SQL itself lacks flow processing capability, so the database will resort to stored procedures to achieve a complete business logic. However, since SQLite does not support stored procedures, it cannot directly achieve a complete business logic, and has to resort to main application. To be specific, first convert SQL’s data objects to the data objects in application (such as Java’s resultSet/List<EntityBean>), then use the for/ifstatements of main application to process the flow, and finally convert back to SQL’s data objects. As a result, the code is very cumbersome. When the business logic is very complex, it needs to convert between SQL object and main application object many times, which is more troublesome and related SOL code will not be shown here.

Use esProc SPL to solve the difficulties of SQLite

To provide data processing and computing abilities for small- and micro-Java applications, there is a better choice: esProc SPL.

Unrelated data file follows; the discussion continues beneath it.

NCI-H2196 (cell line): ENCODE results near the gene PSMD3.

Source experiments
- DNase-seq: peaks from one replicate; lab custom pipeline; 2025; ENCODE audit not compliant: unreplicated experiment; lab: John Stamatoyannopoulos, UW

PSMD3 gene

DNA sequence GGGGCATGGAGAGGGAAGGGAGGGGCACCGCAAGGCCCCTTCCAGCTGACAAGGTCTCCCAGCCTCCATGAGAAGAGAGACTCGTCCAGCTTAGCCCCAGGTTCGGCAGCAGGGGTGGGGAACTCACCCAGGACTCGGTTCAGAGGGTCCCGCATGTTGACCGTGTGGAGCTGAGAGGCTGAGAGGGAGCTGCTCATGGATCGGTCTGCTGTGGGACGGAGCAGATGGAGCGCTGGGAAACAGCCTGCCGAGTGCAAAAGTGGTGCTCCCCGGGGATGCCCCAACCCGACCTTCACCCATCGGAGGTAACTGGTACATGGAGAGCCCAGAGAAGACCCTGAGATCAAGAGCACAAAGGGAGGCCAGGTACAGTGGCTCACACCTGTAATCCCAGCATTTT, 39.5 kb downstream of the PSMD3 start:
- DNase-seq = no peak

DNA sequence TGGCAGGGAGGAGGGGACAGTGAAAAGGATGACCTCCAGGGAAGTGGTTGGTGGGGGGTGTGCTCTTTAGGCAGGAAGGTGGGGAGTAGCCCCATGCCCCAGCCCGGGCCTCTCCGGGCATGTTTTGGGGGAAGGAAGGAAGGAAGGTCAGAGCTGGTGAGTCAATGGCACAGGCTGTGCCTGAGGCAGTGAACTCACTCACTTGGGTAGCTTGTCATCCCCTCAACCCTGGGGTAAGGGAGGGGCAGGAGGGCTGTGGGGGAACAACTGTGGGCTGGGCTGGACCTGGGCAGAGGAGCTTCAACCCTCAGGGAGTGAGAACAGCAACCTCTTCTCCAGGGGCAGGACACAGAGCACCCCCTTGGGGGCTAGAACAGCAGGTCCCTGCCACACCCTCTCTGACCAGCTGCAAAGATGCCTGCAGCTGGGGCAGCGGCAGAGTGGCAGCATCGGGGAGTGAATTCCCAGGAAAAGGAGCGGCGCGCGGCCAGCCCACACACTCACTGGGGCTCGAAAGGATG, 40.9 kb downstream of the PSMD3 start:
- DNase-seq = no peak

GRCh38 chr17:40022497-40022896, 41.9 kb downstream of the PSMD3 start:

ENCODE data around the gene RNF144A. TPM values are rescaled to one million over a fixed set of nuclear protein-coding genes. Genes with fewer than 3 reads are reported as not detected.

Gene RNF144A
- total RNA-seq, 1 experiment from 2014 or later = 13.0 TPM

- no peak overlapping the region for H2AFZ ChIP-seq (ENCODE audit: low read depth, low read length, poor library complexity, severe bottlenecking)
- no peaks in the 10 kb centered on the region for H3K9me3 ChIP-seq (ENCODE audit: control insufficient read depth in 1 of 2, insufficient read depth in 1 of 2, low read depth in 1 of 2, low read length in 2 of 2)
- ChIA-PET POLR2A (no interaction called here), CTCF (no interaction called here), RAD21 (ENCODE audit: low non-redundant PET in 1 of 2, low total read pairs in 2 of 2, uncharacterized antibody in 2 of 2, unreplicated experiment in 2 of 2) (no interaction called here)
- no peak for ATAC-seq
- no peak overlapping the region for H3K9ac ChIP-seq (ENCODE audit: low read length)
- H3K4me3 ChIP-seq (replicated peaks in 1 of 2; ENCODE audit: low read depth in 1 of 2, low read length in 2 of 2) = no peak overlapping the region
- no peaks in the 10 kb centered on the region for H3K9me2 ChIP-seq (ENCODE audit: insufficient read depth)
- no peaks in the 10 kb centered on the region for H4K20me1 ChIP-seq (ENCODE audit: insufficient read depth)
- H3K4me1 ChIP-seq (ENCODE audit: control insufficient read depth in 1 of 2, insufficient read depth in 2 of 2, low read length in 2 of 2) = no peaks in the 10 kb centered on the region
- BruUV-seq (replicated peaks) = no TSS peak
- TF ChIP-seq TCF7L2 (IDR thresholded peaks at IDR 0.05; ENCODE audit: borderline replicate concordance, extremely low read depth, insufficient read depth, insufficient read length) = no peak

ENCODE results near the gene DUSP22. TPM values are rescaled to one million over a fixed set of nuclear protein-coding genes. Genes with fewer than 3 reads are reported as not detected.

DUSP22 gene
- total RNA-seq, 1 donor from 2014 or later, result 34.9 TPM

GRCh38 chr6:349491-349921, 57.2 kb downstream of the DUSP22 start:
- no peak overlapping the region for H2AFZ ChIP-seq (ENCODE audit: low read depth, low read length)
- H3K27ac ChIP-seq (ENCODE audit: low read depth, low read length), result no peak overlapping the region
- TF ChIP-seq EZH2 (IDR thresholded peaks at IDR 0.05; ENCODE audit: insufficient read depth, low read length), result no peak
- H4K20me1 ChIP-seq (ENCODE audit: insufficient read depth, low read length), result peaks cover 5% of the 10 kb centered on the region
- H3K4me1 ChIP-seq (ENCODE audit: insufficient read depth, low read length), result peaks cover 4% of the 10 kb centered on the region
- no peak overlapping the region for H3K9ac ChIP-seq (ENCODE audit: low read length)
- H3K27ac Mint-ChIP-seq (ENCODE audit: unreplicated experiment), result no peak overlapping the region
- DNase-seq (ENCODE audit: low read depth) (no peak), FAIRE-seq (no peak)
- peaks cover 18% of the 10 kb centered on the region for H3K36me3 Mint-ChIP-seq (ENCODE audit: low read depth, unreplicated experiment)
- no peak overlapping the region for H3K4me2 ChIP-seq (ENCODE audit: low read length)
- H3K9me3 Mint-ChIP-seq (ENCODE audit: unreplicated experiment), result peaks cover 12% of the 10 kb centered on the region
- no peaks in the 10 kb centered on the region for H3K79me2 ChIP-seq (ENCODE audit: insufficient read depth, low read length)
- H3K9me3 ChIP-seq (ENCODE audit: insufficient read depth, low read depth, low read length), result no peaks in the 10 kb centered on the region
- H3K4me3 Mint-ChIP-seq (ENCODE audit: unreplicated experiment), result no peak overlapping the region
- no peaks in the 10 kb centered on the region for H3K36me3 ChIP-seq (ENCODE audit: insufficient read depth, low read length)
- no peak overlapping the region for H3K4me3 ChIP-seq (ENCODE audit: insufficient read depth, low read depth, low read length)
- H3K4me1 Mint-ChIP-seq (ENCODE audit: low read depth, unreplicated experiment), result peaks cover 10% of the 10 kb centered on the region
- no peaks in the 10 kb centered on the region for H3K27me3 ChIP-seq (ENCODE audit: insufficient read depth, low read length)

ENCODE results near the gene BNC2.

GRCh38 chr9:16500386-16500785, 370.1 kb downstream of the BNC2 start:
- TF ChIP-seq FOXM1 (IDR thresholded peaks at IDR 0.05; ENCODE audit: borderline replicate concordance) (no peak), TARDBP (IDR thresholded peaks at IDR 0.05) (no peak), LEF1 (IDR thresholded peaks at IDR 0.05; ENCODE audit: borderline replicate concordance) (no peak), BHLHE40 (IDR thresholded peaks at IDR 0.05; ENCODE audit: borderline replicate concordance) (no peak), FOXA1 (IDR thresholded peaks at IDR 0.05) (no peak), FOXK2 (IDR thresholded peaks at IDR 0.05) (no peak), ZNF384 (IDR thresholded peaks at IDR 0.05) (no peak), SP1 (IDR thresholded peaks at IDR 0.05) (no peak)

esProc SPL is an open-source data processing engine in Java, and simple in framework and easy to integrate. In addition, esProc SPL is able to store data persistently, and has sufficient computing ability. Such characteristics are similar to those of SQLite.

Simple framework: there is no need to configure server, nodes and cluster. As long as the SPL jars are imported, SPL can be deployed in Java environment.

SPL provides JDBC driver, making it easy to integrate into Java applications. For simple query tasks, the coding complexity is similar to SQL.

Connection conn =DriverManager.getConnection("jdbc:esproc:local://");
Statement statement = conn.createStatement();
ResultSet result = statement.executeQuery("=T(\"D:/Orders.csv\").select(Amount>1000 && like(Client,\"*s*\"))");